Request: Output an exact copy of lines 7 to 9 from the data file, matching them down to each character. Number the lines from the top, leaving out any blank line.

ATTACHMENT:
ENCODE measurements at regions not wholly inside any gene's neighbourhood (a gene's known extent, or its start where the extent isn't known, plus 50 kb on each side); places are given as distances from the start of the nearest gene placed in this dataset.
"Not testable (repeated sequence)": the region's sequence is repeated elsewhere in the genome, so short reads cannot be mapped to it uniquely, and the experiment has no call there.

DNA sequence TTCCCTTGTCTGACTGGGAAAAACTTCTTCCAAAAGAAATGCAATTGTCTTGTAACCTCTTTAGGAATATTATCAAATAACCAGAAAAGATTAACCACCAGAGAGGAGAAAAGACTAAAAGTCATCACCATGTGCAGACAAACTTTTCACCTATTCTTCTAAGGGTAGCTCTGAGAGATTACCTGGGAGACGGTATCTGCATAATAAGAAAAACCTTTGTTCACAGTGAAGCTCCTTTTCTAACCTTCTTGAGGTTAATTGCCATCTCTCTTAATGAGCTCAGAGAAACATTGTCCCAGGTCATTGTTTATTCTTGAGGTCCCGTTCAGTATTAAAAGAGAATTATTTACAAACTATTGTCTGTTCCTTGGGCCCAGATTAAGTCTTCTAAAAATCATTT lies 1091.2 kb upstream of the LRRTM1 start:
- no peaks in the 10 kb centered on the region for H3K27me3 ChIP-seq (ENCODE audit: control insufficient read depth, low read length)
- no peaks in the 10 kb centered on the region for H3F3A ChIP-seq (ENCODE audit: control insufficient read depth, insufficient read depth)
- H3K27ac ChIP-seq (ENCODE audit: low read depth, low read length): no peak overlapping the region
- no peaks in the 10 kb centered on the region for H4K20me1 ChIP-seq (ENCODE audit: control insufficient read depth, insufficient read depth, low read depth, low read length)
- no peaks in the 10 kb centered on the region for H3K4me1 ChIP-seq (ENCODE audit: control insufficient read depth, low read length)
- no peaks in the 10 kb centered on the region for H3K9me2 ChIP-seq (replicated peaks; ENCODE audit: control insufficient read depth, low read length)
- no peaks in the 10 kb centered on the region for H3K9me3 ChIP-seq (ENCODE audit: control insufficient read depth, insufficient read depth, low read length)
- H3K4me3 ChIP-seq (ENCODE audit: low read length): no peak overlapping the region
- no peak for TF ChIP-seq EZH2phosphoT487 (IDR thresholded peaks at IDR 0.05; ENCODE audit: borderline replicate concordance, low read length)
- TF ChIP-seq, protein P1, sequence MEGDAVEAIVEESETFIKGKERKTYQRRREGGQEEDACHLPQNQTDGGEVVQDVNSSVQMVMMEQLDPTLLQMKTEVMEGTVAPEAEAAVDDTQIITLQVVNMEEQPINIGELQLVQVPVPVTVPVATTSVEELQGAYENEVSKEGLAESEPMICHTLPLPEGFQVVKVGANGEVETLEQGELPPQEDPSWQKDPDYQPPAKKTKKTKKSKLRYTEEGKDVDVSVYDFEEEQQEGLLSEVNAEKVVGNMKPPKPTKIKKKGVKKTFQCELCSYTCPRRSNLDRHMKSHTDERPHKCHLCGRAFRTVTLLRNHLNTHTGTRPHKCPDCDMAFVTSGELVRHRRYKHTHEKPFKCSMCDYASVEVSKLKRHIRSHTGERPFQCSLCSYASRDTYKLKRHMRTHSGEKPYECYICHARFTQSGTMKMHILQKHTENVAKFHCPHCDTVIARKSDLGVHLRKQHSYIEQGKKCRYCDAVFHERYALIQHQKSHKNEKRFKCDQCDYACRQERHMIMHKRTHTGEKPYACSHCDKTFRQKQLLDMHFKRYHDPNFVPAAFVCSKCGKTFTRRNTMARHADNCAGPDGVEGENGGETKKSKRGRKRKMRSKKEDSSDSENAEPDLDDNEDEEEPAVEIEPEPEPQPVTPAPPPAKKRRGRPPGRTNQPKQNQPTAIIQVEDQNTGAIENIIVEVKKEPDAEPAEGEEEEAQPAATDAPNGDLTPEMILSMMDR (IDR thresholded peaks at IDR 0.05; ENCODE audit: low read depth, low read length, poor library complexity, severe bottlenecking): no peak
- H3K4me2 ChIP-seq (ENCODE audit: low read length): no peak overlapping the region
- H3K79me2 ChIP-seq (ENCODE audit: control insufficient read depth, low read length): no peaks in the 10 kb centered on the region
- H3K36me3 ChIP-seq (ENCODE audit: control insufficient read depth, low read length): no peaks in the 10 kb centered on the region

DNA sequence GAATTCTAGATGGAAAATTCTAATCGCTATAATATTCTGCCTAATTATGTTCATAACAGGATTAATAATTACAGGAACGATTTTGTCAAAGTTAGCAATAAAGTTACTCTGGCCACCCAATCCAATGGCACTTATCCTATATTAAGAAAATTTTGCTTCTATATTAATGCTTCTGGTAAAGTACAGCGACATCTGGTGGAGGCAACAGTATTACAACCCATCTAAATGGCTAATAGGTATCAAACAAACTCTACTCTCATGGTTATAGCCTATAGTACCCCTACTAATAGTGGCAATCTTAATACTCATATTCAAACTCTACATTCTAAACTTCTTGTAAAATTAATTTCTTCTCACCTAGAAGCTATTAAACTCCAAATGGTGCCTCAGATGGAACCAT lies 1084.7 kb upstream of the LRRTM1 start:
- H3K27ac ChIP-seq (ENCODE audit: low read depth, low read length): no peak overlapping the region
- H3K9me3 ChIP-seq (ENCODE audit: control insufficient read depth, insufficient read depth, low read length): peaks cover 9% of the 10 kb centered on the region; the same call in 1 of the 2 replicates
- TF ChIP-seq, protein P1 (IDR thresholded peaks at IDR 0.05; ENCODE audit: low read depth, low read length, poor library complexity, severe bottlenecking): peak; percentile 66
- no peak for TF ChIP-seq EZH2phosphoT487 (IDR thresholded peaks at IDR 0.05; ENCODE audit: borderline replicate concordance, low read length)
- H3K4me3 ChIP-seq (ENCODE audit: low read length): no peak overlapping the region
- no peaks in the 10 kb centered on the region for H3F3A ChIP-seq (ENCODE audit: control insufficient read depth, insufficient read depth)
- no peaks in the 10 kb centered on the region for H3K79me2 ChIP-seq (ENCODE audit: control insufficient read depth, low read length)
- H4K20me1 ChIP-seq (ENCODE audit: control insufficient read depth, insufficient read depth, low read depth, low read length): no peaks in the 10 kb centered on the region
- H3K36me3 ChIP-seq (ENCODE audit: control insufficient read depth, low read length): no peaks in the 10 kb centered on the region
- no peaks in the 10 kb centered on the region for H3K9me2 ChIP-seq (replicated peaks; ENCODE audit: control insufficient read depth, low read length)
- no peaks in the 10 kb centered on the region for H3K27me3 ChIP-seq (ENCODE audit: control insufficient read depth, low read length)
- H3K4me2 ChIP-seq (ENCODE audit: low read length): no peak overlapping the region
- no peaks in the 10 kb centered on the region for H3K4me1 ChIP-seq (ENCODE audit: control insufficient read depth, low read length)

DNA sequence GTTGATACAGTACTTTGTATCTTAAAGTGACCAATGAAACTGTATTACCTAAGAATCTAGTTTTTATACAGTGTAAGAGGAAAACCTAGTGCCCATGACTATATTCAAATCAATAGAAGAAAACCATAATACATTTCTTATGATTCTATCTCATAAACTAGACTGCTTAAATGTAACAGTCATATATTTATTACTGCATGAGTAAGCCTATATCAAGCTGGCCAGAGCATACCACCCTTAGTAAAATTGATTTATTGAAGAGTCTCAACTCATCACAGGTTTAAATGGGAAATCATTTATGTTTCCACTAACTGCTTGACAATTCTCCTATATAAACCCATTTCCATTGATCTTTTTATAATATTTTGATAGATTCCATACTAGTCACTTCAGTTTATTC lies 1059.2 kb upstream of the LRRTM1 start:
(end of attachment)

- no peaks in the 10 kb centered on the region for H4K20me1 ChIP-seq (ENCODE audit: control insufficient read depth, insufficient read depth, low read depth, low read length)
- no peaks in the 10 kb centered on the region for H3K4me1 ChIP-seq (ENCODE audit: control insufficient read depth, low read length)
- no peaks in the 10 kb centered on the region for H3K9me2 ChIP-seq (replicated peaks; ENCODE audit: control insufficient read depth, low read length)